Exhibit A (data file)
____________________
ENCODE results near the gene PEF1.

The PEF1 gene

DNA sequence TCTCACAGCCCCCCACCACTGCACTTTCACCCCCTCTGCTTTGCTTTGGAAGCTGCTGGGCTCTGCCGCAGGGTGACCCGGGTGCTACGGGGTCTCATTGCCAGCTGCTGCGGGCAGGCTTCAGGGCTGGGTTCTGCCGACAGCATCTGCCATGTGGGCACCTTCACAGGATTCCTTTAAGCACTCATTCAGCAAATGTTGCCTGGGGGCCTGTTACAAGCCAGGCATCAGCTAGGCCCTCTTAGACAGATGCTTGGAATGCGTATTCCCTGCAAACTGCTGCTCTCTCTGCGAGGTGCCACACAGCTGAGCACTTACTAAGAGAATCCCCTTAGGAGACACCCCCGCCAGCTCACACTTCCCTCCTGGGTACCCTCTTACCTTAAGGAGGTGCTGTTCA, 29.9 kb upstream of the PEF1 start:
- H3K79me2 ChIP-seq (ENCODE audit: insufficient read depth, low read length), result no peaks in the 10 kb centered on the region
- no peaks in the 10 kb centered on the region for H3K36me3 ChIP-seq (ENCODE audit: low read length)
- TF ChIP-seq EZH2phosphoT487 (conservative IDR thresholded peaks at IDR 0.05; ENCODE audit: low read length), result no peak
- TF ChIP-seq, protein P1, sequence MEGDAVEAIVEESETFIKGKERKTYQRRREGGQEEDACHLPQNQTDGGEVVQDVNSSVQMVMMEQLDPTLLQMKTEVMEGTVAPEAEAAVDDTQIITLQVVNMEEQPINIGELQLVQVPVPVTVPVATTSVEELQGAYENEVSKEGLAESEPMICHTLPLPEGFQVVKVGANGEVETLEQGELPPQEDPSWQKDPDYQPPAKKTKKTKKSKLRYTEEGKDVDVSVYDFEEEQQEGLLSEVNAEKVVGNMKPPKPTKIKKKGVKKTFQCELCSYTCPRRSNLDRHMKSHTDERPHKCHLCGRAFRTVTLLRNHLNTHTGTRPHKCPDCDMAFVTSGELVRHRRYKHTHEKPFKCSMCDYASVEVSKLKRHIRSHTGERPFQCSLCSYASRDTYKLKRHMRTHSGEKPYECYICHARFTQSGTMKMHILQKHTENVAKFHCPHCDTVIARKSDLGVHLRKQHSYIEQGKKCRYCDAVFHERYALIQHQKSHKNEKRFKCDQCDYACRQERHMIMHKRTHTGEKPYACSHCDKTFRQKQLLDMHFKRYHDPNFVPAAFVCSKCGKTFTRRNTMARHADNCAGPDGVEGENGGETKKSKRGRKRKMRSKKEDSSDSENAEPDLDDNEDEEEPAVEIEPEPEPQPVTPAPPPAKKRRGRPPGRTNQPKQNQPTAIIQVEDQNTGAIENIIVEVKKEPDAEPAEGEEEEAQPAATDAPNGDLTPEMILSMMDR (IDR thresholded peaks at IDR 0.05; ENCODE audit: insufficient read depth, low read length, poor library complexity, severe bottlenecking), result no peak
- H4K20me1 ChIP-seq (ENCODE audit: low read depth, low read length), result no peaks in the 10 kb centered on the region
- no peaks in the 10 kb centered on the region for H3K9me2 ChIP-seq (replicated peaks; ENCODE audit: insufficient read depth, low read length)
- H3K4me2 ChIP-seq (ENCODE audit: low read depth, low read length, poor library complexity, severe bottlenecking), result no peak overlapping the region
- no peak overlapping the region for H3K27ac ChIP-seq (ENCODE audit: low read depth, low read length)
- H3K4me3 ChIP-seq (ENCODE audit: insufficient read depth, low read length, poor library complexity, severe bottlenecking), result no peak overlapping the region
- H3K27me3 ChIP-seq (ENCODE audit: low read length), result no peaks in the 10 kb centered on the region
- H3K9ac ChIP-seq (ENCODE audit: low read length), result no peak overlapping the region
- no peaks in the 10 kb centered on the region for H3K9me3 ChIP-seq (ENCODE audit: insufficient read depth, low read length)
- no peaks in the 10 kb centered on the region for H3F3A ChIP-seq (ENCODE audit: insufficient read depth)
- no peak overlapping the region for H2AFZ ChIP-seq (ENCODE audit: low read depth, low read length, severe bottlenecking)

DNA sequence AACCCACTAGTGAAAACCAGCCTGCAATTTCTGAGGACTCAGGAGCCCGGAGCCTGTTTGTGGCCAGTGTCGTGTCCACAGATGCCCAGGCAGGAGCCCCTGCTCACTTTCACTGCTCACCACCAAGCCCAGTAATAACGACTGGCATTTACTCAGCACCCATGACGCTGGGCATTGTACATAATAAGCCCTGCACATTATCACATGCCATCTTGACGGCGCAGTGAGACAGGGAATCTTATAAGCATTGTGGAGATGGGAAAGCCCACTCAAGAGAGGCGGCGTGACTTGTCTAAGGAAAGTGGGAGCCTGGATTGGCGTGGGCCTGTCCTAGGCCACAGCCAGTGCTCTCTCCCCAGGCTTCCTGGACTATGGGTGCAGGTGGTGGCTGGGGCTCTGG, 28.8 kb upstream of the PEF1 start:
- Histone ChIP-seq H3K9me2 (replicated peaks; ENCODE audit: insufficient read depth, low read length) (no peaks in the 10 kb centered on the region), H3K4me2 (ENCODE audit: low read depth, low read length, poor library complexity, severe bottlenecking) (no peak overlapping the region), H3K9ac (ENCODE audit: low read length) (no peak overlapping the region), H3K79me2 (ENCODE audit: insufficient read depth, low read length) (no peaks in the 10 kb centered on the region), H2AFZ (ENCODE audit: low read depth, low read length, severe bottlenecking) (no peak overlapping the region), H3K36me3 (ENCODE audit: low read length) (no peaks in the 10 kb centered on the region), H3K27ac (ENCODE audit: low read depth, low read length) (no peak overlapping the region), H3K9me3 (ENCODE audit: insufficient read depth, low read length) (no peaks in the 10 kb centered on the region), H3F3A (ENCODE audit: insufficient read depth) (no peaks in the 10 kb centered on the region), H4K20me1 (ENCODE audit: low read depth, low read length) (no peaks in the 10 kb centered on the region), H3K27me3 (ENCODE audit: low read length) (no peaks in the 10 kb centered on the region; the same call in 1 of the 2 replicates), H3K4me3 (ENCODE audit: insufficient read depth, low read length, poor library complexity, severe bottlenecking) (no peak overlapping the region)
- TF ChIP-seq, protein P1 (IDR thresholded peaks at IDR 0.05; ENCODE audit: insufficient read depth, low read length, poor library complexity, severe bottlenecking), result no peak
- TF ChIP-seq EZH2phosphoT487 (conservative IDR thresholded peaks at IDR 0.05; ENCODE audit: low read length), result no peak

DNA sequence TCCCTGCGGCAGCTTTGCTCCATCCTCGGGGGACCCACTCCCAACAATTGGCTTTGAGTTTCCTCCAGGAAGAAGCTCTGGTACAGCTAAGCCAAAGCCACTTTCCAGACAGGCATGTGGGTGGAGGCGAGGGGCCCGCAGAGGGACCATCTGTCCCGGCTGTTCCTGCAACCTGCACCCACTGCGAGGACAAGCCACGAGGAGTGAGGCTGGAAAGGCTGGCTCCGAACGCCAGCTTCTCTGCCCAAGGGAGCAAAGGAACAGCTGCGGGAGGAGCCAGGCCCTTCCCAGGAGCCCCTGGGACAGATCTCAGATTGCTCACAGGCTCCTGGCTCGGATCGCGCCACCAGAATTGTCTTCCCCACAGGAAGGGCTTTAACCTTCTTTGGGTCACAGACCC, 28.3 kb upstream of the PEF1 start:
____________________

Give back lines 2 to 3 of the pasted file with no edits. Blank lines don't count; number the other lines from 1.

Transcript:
The PEF1 gene

DNA sequence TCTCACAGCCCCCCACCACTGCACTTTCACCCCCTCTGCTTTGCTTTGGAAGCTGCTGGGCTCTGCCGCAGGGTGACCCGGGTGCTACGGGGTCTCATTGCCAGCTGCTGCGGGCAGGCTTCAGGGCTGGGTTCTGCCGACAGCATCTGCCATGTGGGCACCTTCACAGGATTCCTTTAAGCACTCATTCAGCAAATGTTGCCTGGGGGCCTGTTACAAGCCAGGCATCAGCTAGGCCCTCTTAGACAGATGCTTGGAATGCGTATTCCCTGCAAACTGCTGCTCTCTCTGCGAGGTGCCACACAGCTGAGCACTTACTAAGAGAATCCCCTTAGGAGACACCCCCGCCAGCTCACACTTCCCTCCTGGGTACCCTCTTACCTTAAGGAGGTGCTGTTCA, 29.9 kb upstream of the PEF1 start: